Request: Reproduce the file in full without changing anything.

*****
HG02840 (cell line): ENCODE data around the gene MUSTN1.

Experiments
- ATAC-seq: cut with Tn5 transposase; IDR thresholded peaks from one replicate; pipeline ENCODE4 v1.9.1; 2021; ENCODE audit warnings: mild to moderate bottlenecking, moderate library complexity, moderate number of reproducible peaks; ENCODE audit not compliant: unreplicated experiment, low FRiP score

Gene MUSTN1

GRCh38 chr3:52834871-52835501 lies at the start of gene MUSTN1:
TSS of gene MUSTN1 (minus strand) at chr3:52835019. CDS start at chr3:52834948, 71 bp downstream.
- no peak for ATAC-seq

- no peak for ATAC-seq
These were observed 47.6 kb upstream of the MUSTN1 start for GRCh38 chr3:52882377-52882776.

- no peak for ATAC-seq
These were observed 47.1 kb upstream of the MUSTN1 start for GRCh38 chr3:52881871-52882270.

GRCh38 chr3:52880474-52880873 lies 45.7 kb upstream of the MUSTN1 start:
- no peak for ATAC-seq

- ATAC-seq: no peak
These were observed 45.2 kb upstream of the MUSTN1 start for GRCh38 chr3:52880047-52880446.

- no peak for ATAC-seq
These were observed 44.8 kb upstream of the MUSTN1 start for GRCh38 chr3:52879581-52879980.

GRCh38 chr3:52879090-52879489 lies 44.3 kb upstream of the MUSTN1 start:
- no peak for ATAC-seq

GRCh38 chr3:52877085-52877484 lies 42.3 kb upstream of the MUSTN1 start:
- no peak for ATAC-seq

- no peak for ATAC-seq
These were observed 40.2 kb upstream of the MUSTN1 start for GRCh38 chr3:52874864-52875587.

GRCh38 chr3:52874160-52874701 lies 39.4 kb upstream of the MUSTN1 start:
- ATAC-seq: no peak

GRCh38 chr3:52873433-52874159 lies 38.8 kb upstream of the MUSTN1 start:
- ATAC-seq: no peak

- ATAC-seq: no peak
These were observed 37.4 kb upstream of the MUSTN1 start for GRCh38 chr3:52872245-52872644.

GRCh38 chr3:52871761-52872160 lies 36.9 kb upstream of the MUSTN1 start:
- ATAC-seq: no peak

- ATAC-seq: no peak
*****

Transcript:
HG02840 (cell line): ENCODE data around the gene MUSTN1.

Experiments
- ATAC-seq: cut with Tn5 transposase; IDR thresholded peaks from one replicate; pipeline ENCODE4 v1.9.1; 2021; ENCODE audit warnings: mild to moderate bottlenecking, moderate library complexity, moderate number of reproducible peaks; ENCODE audit not compliant: unreplicated experiment, low FRiP score

Gene MUSTN1

GRCh38 chr3:52834871-52835501 lies at the start of gene MUSTN1:
TSS of gene MUSTN1 (minus strand) at chr3:52835019. CDS start at chr3:52834948, 71 bp downstream.
- no peak for ATAC-seq

- no peak for ATAC-seq
These were observed 47.6 kb upstream of the MUSTN1 start for GRCh38 chr3:52882377-52882776.

- no peak for ATAC-seq
These were observed 47.1 kb upstream of the MUSTN1 start for GRCh38 chr3:52881871-52882270.

GRCh38 chr3:52880474-52880873 lies 45.7 kb upstream of the MUSTN1 start:
- no peak for ATAC-seq

- ATAC-seq: no peak
These were observed 45.2 kb upstream of the MUSTN1 start for GRCh38 chr3:52880047-52880446.

- no peak for ATAC-seq
These were observed 44.8 kb upstream of the MUSTN1 start for GRCh38 chr3:52879581-52879980.

GRCh38 chr3:52879090-52879489 lies 44.3 kb upstream of the MUSTN1 start:
- no peak for ATAC-seq

GRCh38 chr3:52877085-52877484 lies 42.3 kb upstream of the MUSTN1 start:
- no peak for ATAC-seq

- no peak for ATAC-seq
These were observed 40.2 kb upstream of the MUSTN1 start for GRCh38 chr3:52874864-52875587.

GRCh38 chr3:52874160-52874701 lies 39.4 kb upstream of the MUSTN1 start:
- ATAC-seq: no peak

GRCh38 chr3:52873433-52874159 lies 38.8 kb upstream of the MUSTN1 start:
- ATAC-seq: no peak

- ATAC-seq: no peak
These were observed 37.4 kb upstream of the MUSTN1 start for GRCh38 chr3:52872245-52872644.

GRCh38 chr3:52871761-52872160 lies 36.9 kb upstream of the MUSTN1 start:
- ATAC-seq: no peak

- ATAC-seq: no peak